Gradle tool window

    If you closed this window, you can always access it from the main menu by selecting View | Tool Windows | Gradle.

  • The Gradle settings in our project are used to store the information about the linked projects, Gradle JVM, and build actions. You can quickly access them from the Gradle tool window (click App general settings on the toolbar).

    the Gradle settings

    As you can see, the build and test actions are delegated to Gradle. Also, the Gradle wrapper was used to determine Gradle for our project.

  • The project structure (Ctrl+Alt+Shift+S) contains information about the project's JDK and a language level used in the project.

    Project Structure

Step 2. Add Java code

Now let's create a Java application that outputs the first 100 FizzBuzz numbers.

Add a Java class to the Gradle project

  1. In the Project tool window open the src folder.

  2. Click the main directory then right-click the java subdirectory and from the list select New | Package.

  3. In the New Package dialog, let's enter a name of our package which is com.gradle.tutorial.

  4. Now right-click the package and select New | Java Class.

  5. In the New Java Class dialog specify a name of your Java class and click OK. In our case it is FizzBuzzProcessor.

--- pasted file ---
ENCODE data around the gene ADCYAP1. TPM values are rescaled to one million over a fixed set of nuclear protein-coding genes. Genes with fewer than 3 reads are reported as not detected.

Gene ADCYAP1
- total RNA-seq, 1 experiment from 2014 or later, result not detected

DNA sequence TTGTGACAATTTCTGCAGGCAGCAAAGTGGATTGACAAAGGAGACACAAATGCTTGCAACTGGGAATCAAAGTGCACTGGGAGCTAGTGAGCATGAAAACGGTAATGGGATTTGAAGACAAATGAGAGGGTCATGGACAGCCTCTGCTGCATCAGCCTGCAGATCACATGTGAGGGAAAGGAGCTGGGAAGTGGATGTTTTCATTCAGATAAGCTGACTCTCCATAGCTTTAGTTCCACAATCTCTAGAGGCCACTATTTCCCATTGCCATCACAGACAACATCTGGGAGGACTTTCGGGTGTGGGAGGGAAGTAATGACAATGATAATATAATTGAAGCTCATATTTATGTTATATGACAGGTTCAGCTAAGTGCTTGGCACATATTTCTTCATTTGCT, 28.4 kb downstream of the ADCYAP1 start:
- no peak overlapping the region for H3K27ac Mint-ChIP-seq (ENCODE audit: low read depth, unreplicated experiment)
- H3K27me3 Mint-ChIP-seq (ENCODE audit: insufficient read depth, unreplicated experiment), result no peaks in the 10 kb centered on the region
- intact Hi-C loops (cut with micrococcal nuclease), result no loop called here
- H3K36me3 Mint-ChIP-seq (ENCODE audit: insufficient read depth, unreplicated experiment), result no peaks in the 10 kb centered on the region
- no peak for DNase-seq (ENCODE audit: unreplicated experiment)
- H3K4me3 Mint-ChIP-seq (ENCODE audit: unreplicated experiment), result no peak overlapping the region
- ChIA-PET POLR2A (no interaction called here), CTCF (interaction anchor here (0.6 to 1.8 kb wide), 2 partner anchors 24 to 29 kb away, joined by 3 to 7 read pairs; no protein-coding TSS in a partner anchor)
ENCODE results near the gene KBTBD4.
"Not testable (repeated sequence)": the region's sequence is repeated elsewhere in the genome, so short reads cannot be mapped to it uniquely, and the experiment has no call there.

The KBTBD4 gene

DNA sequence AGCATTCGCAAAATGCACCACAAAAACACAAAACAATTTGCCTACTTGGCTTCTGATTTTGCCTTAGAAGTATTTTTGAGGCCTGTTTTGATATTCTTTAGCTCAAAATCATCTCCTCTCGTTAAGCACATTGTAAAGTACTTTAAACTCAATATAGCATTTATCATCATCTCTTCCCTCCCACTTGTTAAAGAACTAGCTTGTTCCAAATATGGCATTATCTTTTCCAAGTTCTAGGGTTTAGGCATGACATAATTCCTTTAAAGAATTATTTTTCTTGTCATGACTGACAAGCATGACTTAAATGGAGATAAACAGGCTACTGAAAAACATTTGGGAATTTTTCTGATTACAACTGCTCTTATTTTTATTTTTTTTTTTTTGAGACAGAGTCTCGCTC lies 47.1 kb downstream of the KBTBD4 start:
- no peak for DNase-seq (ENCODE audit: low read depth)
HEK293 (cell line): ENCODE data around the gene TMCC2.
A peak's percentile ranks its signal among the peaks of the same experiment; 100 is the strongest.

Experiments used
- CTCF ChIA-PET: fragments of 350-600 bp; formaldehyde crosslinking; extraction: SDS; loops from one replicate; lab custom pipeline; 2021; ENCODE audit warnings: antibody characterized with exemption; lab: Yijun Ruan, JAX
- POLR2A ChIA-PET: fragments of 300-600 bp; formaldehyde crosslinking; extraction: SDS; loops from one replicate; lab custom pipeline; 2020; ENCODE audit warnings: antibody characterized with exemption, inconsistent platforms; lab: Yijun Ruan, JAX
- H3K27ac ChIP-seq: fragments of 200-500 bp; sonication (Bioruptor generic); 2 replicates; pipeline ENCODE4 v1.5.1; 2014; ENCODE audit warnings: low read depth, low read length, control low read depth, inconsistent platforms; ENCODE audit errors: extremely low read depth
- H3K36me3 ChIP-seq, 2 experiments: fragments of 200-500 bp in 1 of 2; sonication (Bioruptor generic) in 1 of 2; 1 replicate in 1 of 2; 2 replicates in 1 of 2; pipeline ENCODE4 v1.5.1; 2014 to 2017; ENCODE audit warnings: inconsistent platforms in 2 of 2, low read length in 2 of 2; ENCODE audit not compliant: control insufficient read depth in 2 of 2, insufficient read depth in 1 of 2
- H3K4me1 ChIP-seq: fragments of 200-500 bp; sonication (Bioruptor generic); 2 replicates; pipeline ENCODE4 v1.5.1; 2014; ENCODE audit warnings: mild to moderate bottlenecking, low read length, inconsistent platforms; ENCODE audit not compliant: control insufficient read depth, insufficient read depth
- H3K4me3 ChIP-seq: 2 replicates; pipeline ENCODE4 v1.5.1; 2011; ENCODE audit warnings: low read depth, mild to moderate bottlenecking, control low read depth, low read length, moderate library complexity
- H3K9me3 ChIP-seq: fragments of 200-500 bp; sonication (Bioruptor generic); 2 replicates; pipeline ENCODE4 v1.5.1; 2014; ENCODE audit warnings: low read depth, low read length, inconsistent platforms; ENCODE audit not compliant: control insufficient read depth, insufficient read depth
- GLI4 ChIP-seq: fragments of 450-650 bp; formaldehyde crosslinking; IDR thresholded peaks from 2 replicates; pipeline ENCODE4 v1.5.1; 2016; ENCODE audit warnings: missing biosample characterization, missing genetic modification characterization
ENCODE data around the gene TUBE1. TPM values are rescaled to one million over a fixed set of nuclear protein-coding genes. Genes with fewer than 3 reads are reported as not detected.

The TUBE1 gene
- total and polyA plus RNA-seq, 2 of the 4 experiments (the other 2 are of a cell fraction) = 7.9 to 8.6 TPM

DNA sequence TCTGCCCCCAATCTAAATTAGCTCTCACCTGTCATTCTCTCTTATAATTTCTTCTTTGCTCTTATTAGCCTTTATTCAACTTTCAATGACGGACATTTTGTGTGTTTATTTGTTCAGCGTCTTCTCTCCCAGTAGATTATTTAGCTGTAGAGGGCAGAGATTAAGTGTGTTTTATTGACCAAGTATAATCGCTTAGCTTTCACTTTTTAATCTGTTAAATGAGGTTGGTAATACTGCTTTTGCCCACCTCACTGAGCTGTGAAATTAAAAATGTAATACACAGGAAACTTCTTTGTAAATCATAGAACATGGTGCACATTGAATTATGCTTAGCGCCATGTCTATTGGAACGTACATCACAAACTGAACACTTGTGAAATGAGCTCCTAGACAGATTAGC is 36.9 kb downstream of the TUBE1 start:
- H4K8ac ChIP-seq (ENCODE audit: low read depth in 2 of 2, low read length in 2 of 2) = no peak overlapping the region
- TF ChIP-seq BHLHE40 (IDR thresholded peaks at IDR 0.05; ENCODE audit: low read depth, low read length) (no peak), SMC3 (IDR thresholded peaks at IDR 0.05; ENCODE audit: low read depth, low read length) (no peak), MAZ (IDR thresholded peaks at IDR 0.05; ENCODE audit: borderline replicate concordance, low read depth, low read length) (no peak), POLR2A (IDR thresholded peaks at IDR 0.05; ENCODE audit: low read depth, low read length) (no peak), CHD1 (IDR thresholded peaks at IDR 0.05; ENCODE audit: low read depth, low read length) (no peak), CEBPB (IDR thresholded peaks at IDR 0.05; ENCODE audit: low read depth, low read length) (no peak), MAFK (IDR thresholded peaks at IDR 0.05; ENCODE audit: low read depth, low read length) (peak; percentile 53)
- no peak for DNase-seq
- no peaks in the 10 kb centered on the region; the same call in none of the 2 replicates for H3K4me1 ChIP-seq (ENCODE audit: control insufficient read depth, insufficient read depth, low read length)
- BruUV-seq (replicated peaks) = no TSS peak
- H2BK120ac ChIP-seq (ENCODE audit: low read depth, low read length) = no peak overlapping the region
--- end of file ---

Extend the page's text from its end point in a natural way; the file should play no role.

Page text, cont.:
Create a new class dialog
  6. Add the following code to the main FizzBuzzProcessor class:

    package com.gradle.tutorial; public class FizzBuzzProcessor { public static void main(String[] args) { for (int i = 1; i <= 100; i++) { System.out.println(convert(i)); } } public static String convert(int fizzBuzz) { if (fizzBuzz % 15 == 0) { return "FizzBuzz"; } if (fizzBuzz % 3 == 0) { return "Fizz"; } if (fizzBuzz % 5 == 0) { return "Buzz"; } return String.valueOf(fizzBuzz); } }

Our application is ready. Now, let's create the necessary tests for it.

Create a test class

  1. Open the main class FizzBuzzProcessor in the editor, place the caret at the class name and press Ctrl+Shift+T.

  2. In the dialog that opens, let's make sure that our testing library is JUnit4 (if you want use JUnit5 then make sure you have the JUnit5) and the destination package is com.gradle.tutorial. We add the name FizzBuzzTest and leave the rest of the default options as is and click OK.